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Economic Report: U.S. trade deficit narrows in May to lowest level of the year

The news: The U.S. international trade deficit narrowed 1.3% in May to $85.5 billion, the Commerce Department said Thursday.

Economists surveyed by The Wall Street Journal had predicted the deficit would widen to a seasonally adjusted $84.9 billion. 

This is the smallest trade deficit since December’s $78.9 billion gap.

The trade deficit has narrowed for two straight months after hitting a record $107.7 billion in March.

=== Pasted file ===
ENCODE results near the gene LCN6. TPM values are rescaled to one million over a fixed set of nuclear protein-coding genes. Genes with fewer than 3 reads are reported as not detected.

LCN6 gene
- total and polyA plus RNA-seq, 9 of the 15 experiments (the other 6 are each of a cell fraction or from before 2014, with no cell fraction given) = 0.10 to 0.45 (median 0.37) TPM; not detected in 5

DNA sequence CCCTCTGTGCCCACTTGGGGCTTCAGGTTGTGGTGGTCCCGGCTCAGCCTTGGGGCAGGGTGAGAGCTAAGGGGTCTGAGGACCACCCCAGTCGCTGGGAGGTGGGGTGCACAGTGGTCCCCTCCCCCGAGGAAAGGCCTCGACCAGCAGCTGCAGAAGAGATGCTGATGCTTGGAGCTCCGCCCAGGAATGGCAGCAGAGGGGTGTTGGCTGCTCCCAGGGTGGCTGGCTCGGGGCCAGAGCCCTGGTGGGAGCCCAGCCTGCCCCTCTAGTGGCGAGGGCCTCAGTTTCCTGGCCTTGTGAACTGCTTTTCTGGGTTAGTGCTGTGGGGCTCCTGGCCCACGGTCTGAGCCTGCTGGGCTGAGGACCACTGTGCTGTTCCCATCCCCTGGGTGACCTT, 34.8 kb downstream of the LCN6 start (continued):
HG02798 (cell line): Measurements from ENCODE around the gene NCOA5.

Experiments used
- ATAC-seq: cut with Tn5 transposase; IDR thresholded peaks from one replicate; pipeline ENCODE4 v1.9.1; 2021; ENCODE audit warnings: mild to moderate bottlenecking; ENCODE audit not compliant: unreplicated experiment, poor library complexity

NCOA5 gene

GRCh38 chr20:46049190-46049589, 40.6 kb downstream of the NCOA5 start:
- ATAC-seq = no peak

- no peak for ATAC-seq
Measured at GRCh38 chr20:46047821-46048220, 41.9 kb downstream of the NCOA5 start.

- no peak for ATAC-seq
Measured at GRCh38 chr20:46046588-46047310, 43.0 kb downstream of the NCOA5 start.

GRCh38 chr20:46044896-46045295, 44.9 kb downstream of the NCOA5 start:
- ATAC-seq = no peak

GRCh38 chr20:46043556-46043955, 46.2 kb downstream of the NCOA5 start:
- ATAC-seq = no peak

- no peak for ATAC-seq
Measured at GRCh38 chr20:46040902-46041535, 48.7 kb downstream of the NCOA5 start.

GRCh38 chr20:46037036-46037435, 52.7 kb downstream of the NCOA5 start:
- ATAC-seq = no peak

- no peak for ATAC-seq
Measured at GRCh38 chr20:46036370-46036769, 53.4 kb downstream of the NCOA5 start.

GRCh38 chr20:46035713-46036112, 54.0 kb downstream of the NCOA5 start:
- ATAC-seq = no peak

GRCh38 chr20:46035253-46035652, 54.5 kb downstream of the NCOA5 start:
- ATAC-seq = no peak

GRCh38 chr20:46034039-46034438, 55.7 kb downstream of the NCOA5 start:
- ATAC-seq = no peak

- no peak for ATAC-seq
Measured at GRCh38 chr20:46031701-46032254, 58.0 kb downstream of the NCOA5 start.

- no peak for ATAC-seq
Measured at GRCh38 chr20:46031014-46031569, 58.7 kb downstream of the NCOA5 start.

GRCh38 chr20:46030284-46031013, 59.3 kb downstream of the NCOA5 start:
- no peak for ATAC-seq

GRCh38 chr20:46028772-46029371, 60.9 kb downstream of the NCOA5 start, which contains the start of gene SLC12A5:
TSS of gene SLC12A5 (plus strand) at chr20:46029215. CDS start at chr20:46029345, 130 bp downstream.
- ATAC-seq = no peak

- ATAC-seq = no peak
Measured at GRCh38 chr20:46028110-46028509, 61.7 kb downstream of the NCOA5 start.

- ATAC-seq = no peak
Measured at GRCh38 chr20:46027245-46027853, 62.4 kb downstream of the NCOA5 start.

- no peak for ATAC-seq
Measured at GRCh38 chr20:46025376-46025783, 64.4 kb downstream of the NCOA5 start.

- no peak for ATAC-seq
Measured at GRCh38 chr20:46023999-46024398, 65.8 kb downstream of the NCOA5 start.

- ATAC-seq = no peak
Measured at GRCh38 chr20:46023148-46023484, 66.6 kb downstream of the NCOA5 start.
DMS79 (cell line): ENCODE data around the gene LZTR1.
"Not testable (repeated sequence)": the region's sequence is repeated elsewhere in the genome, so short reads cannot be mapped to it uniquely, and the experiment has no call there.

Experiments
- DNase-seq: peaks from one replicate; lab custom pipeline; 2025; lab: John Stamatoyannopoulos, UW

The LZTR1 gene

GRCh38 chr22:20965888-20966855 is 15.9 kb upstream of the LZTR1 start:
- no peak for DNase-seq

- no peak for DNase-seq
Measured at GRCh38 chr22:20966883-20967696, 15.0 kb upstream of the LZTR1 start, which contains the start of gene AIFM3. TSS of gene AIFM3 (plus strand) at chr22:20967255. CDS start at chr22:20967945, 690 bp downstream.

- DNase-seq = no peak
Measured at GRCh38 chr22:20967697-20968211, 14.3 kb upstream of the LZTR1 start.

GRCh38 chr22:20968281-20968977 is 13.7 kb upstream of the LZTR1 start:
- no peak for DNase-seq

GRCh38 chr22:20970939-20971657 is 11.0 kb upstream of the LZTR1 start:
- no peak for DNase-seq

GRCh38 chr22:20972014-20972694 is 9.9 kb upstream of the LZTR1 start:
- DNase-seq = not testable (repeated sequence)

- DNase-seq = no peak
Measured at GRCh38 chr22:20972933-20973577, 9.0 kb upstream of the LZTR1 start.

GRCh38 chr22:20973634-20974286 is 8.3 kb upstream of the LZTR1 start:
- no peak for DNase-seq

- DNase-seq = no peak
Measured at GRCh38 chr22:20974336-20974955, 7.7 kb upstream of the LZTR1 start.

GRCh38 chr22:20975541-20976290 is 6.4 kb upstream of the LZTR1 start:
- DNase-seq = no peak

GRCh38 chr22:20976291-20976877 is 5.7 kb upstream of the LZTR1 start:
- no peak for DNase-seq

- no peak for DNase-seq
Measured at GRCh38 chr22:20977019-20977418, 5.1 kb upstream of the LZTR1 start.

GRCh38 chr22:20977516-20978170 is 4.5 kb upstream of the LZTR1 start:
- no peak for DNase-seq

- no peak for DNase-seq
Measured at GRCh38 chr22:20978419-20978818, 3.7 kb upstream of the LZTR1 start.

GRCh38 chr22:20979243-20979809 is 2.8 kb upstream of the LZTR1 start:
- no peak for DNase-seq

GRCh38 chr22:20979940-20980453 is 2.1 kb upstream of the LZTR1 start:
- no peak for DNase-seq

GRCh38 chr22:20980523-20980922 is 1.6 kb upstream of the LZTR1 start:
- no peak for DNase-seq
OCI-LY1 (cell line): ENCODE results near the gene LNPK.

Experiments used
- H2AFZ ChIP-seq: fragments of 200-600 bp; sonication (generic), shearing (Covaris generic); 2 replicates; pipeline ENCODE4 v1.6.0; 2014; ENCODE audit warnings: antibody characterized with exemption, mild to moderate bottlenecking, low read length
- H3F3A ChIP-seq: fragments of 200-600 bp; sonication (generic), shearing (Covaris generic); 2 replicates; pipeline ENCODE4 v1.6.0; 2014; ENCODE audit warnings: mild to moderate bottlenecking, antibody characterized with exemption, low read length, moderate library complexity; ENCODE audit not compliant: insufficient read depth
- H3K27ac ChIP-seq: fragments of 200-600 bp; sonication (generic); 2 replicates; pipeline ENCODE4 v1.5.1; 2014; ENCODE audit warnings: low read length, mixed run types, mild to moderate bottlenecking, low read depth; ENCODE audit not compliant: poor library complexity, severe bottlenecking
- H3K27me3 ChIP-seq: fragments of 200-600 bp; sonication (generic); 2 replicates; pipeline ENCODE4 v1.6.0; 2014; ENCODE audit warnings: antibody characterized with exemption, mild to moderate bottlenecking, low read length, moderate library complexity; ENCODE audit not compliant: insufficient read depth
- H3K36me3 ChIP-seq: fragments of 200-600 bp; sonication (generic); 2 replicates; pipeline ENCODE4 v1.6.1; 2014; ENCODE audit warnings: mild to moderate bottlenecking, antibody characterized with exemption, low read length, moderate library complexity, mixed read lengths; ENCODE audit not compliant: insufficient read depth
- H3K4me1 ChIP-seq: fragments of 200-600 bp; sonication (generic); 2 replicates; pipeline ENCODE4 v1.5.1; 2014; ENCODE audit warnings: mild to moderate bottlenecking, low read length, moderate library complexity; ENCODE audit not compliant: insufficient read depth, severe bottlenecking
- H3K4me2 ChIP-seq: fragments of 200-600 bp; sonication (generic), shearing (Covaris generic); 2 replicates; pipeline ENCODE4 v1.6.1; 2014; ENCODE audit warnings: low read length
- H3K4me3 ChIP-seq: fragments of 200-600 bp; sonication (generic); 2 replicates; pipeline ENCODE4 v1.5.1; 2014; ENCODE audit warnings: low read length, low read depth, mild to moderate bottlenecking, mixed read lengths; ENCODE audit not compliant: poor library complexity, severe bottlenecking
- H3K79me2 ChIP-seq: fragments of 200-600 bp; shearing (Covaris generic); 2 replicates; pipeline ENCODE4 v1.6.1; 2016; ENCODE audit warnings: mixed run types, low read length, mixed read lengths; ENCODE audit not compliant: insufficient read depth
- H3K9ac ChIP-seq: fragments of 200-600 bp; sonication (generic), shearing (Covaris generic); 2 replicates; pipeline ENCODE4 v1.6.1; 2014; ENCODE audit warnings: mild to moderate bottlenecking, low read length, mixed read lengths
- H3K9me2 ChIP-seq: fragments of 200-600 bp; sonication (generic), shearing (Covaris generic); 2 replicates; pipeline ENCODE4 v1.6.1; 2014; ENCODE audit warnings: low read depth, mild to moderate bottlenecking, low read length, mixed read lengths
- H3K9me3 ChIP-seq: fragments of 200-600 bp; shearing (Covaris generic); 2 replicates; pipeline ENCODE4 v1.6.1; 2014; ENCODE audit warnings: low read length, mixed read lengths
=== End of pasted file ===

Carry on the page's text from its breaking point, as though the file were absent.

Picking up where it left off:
Key details: Exports rose 1.2% to a record $255.9 billion in May, the fourth straight monthly gain,

Imports rose 0.6% to $341.4 billion but remained below March’s record high.

Adjusted for inflation, the real goods deficit increased slightly to $116.6 billion in the month.

Big picture: The easing of the trade deficit should be positive for GDP growth. The U.S. consumer has been the buyer of last resort for foreign goods throughout the pandemic. If U.S. consumer demand slows, it will be another headwind for the global economy.

Market reaction: Stocks


were set to open higher on Thursday led by the tech sector.

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